Properties and Uses
Uranium is a very heavy metal which can be used as an abundant source of concentrated energy.
It occurs in most rocks in concentrations of 2 to 4 parts per million and is as common in the Earth’s crust as tin, tungsten and molybdenum. It occurs in seawater, and can be recovered from the oceans.
The high density of uranium means that it also finds uses in the keels of yachts and as counterweights for aircraft control surfaces, as well as for radiation shielding. Its melting point is 1132°C. The chemical symbol for uranium is U.
Source: World Nuclear Association website
Uranium is primarily used for the generation of nuclear power.
Key demand drivers for uranium are the power and military sectors. Nuclear power capacity worldwide is increasing steadily but not dramatically, with about 30 reactors currently under construction in 12 countries.
Most reactors on order or planned are in the Asian region, though plans are firming for new units in Europe, USA and Russia. In addition, significant further capacity is being created through the upgrading of existing nuclear power plants while plant life extension programs are maintaining capacity particularly in the USA.
Copied from: Outlook for the Uranium Industry: Evaluating the economic impact of the Australian uranium industry to 2030 (April 2008)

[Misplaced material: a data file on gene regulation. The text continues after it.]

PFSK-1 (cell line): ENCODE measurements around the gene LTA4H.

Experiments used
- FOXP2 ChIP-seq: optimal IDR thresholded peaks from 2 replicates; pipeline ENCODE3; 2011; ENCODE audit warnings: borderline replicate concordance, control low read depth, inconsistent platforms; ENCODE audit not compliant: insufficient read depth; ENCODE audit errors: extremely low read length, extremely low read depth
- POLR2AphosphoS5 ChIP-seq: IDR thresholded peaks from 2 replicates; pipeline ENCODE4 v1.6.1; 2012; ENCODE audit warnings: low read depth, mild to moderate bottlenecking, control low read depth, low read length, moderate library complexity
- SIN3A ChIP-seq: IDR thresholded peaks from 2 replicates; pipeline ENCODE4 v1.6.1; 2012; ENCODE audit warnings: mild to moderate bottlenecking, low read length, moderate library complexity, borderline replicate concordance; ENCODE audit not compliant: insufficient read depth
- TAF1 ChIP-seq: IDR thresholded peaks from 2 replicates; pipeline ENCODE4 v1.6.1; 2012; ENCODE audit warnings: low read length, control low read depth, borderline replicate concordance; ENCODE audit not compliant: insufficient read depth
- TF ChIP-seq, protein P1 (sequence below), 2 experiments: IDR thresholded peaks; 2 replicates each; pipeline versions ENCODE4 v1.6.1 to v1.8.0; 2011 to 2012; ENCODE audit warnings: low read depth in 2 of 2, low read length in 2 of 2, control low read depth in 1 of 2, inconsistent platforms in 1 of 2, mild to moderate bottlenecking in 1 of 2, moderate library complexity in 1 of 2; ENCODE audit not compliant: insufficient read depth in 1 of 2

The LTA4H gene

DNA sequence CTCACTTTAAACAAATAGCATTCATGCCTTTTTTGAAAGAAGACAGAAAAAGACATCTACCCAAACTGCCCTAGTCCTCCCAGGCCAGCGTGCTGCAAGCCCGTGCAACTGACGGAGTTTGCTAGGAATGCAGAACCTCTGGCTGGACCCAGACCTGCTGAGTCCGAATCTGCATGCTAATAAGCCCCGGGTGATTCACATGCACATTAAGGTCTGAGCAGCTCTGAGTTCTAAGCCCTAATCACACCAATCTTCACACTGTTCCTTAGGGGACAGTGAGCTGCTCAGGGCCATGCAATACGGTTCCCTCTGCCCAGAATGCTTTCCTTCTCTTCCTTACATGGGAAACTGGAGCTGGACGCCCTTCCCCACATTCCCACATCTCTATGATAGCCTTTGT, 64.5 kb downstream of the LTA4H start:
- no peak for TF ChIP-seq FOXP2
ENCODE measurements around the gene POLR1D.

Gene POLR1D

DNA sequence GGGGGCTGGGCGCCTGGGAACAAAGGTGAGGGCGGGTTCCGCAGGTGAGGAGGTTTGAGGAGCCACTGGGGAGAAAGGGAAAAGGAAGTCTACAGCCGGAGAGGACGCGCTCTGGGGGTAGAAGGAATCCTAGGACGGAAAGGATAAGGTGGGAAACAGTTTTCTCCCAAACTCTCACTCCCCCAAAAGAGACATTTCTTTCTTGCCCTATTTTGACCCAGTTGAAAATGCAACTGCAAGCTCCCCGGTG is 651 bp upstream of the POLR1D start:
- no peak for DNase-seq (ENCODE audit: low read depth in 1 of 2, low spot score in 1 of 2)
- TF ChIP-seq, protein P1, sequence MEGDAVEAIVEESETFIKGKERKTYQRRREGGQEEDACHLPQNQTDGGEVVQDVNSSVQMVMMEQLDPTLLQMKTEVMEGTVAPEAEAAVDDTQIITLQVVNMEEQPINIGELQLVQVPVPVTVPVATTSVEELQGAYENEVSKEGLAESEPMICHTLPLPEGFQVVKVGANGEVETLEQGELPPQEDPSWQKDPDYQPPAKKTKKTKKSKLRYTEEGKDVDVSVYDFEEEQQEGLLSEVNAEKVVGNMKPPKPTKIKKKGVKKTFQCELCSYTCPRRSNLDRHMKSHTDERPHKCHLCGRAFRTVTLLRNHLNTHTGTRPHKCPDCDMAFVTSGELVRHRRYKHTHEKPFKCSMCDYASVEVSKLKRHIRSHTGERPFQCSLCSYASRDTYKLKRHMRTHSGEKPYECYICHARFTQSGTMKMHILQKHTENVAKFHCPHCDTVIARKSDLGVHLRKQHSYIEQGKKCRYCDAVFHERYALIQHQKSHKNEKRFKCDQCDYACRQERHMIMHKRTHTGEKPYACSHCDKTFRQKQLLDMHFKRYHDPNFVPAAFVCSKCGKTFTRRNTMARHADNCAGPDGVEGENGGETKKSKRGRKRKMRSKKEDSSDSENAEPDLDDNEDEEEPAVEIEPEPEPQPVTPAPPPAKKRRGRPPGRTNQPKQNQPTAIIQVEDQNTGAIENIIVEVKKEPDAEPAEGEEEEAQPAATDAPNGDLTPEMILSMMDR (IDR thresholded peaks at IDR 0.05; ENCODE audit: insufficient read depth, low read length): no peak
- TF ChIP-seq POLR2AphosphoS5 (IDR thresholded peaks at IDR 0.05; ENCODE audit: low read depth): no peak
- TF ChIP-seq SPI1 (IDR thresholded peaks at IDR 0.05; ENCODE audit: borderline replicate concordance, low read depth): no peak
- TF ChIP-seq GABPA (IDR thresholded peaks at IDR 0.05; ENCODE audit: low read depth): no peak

The need to combat the effects of global warming will also drive an increase in world demand for nuclear power. Any strategy to reduce carbon emissions is likely to include a component of nuclear power generation. As the diagram below shows nuclear power has the lowest carbon emission of the current major sources of power.
Mine production accounted for only 59% of demand in 2006. The remainder is sourced from stock depletion and dismantling of weapons-grade highly enriched uranium (HEU). This source is likely to diminish in the future.
The leading country producers of uranium in 2007 were Canada and Australia followed by Kazakhstan and Russia. Kazakhstan is currently increasing its production of uranium and aims to overtake Canada and Australia as the world’s leading producer next year.
Source: Red Book